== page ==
The climbs are rewarded with stunning ocean views of water so clear that you can see the changes in depth.
At one tiny village I can resist no longer and, seeing no signs forbidding swimming, I unpack my raft, blow it up and push off into the sea.
I say that like I actually went somewhere but I didn’t. Rather, I bobbed around on the water just a few metres off the beach enjoying the crystal clear view of the ocean floor and surrounding rocks. Small waves rocked me gently as I watched an old lady watching me from the shore. For about half an hour I just bob there not going anywhere or doing anything. It’s a magical feeling.
Paddle over I dry my raft in the sun, pack and set off up yet another seaside mountain climb. At the top I find Haesindang Park with it’s famous phallic statues. That’s right … a whole park dedicated to the male member. Most of the other guests of the park (entry 3,000 won) are small groups of women giggling with each other. I even spot a nun wearing a habit amoung one of the groups. I spot two young couples holding hands with lovestruck grins on their faces and a couple of men looking embarrassed being led around by their wives. There is a large fishing village museum in the middle of the park but I don’t see anyone entering it.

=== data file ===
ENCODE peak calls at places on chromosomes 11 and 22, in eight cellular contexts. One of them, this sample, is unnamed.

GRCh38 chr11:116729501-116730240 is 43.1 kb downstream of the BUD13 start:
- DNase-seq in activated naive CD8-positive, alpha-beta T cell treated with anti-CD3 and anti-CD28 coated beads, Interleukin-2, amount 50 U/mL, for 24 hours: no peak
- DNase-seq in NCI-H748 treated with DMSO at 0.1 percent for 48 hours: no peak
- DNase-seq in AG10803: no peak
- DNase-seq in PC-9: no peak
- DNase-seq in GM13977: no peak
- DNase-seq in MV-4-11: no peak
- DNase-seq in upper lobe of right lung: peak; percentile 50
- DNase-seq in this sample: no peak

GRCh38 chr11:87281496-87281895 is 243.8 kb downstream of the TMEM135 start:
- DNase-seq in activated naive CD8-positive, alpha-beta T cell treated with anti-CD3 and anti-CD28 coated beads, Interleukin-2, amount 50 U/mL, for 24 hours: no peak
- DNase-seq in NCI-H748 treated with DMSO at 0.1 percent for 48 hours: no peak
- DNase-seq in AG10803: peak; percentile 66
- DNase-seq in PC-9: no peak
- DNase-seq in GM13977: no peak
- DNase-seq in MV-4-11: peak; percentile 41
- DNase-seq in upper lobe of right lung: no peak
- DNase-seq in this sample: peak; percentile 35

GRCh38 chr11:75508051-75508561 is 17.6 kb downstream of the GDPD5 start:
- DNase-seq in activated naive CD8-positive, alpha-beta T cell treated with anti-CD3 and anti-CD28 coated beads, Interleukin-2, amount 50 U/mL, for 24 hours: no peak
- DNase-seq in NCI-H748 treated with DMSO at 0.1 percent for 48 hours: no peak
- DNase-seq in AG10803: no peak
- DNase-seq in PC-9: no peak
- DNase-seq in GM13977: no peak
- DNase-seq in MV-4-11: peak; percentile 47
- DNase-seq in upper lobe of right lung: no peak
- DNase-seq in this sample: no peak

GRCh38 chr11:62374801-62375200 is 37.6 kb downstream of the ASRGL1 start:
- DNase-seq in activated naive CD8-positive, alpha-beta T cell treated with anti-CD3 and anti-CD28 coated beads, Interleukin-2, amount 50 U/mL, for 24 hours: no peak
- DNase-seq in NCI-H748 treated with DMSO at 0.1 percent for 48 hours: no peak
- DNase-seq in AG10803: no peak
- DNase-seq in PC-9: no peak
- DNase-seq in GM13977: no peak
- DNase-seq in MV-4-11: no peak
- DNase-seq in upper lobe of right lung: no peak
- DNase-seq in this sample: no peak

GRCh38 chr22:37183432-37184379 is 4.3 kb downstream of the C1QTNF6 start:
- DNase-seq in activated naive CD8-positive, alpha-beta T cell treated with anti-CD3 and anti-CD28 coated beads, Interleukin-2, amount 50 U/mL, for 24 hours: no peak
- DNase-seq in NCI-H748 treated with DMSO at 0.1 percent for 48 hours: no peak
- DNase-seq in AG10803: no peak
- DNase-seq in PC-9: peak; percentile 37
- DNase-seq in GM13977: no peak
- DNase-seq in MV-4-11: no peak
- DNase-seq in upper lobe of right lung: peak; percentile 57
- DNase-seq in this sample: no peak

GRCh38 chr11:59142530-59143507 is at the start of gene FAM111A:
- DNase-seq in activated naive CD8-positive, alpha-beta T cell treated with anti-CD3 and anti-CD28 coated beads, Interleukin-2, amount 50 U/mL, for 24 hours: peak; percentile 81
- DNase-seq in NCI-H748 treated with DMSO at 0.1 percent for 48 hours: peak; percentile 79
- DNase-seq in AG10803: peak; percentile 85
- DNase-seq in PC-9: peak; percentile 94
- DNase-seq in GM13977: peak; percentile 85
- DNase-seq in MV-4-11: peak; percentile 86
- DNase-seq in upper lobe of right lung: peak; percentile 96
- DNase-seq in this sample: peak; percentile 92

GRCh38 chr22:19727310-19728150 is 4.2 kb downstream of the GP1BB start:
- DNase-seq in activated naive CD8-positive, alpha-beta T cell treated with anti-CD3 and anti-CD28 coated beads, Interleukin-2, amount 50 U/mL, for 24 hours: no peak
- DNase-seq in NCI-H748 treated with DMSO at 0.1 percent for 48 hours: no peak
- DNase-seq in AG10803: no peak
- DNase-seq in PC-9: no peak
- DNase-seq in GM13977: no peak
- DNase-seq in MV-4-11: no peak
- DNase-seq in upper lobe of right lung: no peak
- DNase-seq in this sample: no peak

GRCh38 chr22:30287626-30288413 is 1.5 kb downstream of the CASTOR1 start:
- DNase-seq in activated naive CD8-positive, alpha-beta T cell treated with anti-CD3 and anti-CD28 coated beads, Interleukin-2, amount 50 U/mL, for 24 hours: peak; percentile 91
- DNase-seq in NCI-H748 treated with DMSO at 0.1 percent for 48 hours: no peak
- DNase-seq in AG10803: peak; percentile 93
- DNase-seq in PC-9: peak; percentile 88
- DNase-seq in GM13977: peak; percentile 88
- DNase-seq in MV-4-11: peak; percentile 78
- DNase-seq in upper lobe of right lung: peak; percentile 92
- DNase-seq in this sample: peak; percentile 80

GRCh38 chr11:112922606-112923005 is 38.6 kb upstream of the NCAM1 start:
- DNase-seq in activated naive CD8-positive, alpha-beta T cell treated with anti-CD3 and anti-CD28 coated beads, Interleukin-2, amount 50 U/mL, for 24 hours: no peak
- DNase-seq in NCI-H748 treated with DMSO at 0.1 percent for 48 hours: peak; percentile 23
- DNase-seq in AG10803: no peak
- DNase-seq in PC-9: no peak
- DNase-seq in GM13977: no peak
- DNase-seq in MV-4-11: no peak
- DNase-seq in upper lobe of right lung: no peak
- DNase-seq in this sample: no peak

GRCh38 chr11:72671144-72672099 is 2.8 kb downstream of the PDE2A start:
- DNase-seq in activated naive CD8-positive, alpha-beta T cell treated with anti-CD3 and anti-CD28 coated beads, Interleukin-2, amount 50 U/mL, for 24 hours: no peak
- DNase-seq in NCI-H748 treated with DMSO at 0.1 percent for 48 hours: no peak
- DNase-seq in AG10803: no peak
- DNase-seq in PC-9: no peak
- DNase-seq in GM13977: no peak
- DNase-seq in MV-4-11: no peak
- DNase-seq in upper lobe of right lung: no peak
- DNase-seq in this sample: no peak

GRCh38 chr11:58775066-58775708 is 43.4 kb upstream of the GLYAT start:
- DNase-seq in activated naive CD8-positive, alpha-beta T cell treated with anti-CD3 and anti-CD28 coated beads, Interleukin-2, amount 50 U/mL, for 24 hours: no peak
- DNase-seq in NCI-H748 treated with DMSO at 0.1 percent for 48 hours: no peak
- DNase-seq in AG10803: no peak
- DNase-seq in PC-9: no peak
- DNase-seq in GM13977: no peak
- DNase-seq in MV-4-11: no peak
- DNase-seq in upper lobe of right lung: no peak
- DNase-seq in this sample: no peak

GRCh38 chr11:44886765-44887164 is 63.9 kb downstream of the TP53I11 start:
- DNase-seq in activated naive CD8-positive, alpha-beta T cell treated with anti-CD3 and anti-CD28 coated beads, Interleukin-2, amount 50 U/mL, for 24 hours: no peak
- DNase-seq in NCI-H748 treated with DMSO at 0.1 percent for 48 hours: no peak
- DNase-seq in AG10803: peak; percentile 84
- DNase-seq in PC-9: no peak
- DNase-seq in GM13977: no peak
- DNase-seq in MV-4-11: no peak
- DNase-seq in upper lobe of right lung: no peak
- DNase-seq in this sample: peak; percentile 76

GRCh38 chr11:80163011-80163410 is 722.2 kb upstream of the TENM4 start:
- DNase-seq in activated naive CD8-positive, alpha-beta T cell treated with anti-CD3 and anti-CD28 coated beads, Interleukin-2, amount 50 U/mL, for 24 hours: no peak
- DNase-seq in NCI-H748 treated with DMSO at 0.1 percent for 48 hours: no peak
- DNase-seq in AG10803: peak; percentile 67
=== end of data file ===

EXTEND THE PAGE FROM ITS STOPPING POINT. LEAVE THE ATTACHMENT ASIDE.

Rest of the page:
While some of the statues are rather erotic and suggestive, others are more creative. They have been placed here to appease the spirit of a young lady who drowned when a wave swamped a nearby island. She was a seaweed collector and loved a local fisherman. He took her to a small island to collect seaweed and said he would return after his day fishing. When the time came for him to collect the lady a storm broke out and made it impossible for him to reach the island. During the storm the island was swamped by a wave and the lady drowned. Thereafter, the village suffered poor catches until someone made an offering of a phallic statue in the shrine. After that statue was offered, the village again had successful catches so more statues were added to continue to appease the lady. The entire walking route is about 1.5km (1 mile) return and there are many statues to be seen.